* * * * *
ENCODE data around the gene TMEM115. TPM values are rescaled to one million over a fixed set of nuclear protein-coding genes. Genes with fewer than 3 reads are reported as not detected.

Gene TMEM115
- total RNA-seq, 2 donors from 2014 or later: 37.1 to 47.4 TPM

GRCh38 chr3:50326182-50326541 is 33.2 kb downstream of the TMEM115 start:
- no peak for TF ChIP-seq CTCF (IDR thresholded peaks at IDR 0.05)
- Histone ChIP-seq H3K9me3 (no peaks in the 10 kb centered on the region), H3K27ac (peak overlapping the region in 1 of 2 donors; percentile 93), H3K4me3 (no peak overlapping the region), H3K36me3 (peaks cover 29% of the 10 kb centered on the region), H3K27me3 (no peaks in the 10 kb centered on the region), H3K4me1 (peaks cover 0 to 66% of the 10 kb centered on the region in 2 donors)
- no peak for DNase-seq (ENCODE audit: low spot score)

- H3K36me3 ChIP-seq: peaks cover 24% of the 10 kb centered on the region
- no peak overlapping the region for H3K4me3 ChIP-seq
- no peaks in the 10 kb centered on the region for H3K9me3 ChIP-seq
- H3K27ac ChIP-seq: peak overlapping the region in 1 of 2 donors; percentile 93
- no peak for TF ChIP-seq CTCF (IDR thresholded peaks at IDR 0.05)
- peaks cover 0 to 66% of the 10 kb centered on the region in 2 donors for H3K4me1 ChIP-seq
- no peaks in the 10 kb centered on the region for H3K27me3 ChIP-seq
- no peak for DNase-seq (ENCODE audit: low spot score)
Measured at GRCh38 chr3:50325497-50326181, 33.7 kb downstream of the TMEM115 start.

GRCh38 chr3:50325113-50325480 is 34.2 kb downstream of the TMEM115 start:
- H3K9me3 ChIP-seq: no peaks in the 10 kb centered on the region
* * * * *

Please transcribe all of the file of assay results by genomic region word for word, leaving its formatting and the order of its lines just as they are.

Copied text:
ENCODE data around the gene TMEM115. TPM values are rescaled to one million over a fixed set of nuclear protein-coding genes. Genes with fewer than 3 reads are reported as not detected.

Gene TMEM115
- total RNA-seq, 2 donors from 2014 or later: 37.1 to 47.4 TPM

GRCh38 chr3:50326182-50326541 is 33.2 kb downstream of the TMEM115 start:
- no peak for TF ChIP-seq CTCF (IDR thresholded peaks at IDR 0.05)
- Histone ChIP-seq H3K9me3 (no peaks in the 10 kb centered on the region), H3K27ac (peak overlapping the region in 1 of 2 donors; percentile 93), H3K4me3 (no peak overlapping the region), H3K36me3 (peaks cover 29% of the 10 kb centered on the region), H3K27me3 (no peaks in the 10 kb centered on the region), H3K4me1 (peaks cover 0 to 66% of the 10 kb centered on the region in 2 donors)
- no peak for DNase-seq (ENCODE audit: low spot score)

- H3K36me3 ChIP-seq: peaks cover 24% of the 10 kb centered on the region
- no peak overlapping the region for H3K4me3 ChIP-seq
- no peaks in the 10 kb centered on the region for H3K9me3 ChIP-seq
- H3K27ac ChIP-seq: peak overlapping the region in 1 of 2 donors; percentile 93
- no peak for TF ChIP-seq CTCF (IDR thresholded peaks at IDR 0.05)
- peaks cover 0 to 66% of the 10 kb centered on the region in 2 donors for H3K4me1 ChIP-seq
- no peaks in the 10 kb centered on the region for H3K27me3 ChIP-seq
- no peak for DNase-seq (ENCODE audit: low spot score)
Measured at GRCh38 chr3:50325497-50326181, 33.7 kb downstream of the TMEM115 start.

GRCh38 chr3:50325113-50325480 is 34.2 kb downstream of the TMEM115 start:
- H3K9me3 ChIP-seq: no peaks in the 10 kb centered on the region